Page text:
The questions regarding potential slight of hand accounting at Quindell PLC (LON:QPP) (OTCMKTS:QUPPF) continue after the firm posted monster first half earnings but the stock fell over 10 percent, as previously reported in ValueWalk. The reason the stock fell on better than expected earnings was essentially trust issues over the quality of the earnings report, ValueWalk reported.
Concern in Quindell’s accounting treatment
Now more of these earnings concerns are clarified.
An article in the Financial Times points out two major areas of concern in their accounting treatment of certain forward looking revenue assumptions. The most noticeable of these assumptions is accrual of future revenue of a class action legal case that has yet to be formally decided, but perhaps the more interesting accounting maneuver is an increase in the value of a Quindell PLC (LON:QPP) (OTCMKTS:QUPPF) investment based on a subsequent investment Quindell made at a higher price.
The accounting for the investment in Himex highlights the type of accounting issues that plague Quindell. The company had previously purchased 66 percent of the firm for £23m in cash and then laid down nearly twice that amount using its stock as currency.
The important point is that after making the initial investment, Quindell made a second, much smaller investment during the first half reporting period, upping their stake in Himex to 85 percent, and paying a higher price in the process. For accounting purposes Quindell then determined the value in Himex to have increased based primarily on its second investment.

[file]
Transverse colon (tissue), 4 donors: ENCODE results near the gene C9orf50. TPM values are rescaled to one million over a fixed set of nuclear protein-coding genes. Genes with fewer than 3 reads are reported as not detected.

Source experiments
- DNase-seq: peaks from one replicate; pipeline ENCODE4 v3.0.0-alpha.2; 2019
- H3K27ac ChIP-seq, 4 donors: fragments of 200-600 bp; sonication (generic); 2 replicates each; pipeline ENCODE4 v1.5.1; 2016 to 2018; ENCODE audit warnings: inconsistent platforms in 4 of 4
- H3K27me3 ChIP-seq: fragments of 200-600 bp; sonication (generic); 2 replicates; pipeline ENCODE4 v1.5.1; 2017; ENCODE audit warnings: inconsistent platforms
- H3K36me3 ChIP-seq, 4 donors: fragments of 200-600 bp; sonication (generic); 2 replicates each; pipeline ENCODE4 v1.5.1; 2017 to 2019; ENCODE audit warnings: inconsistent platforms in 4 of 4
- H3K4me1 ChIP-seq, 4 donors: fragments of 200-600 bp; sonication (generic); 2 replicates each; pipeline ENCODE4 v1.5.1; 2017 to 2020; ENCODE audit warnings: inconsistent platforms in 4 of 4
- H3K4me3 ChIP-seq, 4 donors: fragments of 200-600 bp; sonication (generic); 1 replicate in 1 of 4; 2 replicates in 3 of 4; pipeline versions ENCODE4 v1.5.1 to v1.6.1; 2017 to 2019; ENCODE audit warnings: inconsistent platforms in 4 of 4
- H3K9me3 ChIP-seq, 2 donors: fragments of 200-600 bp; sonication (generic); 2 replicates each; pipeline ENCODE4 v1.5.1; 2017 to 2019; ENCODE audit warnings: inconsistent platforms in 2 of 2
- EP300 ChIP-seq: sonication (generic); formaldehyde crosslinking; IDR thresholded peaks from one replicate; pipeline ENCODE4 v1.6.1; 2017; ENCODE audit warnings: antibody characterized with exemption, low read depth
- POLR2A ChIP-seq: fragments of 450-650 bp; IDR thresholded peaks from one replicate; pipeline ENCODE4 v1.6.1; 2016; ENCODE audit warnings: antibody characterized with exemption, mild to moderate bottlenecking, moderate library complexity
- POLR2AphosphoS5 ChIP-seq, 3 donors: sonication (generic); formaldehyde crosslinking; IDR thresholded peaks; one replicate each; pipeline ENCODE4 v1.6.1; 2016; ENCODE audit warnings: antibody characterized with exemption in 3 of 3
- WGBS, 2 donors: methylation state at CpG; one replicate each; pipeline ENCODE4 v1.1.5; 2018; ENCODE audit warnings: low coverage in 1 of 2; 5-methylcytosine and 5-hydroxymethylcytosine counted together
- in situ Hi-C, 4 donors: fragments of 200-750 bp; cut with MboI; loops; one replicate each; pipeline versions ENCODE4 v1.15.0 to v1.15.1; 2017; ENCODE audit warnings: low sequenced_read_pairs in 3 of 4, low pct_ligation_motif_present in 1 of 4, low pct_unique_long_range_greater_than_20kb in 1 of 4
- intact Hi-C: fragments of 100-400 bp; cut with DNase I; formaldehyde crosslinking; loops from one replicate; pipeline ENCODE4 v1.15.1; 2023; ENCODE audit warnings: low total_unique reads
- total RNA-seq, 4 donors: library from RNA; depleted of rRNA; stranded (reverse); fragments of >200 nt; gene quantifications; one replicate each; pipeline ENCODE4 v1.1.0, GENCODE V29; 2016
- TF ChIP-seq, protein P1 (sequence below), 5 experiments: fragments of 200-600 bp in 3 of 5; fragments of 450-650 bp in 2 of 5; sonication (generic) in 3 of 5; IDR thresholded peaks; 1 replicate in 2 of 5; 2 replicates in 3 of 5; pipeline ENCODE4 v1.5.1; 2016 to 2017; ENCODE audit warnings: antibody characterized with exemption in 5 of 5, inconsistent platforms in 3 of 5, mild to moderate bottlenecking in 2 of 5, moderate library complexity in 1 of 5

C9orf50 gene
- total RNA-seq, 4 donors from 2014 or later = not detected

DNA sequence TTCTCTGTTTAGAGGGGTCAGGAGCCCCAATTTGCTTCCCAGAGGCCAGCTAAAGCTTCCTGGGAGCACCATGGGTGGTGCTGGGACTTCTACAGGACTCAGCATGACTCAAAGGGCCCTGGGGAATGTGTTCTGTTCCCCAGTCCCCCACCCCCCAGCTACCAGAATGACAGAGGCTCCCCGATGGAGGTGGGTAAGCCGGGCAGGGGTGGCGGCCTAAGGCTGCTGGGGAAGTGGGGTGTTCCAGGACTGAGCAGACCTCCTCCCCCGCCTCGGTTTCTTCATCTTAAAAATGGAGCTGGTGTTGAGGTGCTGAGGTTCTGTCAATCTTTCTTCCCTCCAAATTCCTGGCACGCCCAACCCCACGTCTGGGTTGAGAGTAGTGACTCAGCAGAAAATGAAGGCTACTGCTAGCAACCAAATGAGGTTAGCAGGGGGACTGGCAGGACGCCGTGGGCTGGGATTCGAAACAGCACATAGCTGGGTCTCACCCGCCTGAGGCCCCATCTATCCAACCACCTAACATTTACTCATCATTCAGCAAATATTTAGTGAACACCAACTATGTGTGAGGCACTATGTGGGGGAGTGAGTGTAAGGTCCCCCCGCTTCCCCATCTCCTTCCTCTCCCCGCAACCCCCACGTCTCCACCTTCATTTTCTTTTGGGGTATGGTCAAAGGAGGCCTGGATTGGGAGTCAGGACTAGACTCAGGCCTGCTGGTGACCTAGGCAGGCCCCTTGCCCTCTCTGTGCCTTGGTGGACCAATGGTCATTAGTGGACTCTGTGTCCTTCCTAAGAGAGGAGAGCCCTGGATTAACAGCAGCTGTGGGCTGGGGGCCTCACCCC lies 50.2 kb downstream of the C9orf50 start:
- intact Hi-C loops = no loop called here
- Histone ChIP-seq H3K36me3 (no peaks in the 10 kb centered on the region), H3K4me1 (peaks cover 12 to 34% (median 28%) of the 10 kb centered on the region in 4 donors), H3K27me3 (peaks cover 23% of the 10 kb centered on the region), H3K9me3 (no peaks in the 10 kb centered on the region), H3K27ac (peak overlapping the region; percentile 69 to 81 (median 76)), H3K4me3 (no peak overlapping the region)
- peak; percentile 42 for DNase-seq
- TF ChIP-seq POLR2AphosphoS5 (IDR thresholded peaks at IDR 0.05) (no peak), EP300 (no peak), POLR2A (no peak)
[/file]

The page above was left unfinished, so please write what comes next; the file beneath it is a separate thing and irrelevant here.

Quindel’s Himex investment break down
When Quindell PLC (LON:QPP) (OTCMKTS:QUPPF) broke down the Himex investment, the carrying value of Himex assets was listed at just £18m, yet the “goodwill” that was derived from the acquisition was accounted for the lion’s share of the company value, £81m.
Then comes the apparent obfuscation in the accounting report that describes the transaction. Instead of using clear language, the report said:
The resultant goodwill of £81.2 million represents the value to the Group that can be driven from these underlying assets over the life of the acquired business and comprises the value of expected synergies arising from the acquisition together with the workforce, which is not separately recognized.
Aside from increasing the value in an investment based on another subsequent smaller investment and then accounting for a significant portion of the acquisition based mostly on the company’s involvement, another issue the FT pointed out was booking forward revenue on a class action legal claim that has yet to be determined in court.
Quindell PLC (LON:QPP) (OTCMKTS:QUPPF), a plaintiff’s law firm at heart, is representing clients in an industrial deafness case. No settlement agreement has been formally reached with the insurer nor has the case been ruled upon in court, but Quindell has booked as revenue a massive amount on the balance sheet. While the insurance company has set aside a portion of capital to pay the claims, no agreement has been reached.
It appears the wild west accounting at Quindell might best be described as “book revenue first, ask questions later.”
Read the full FT article here.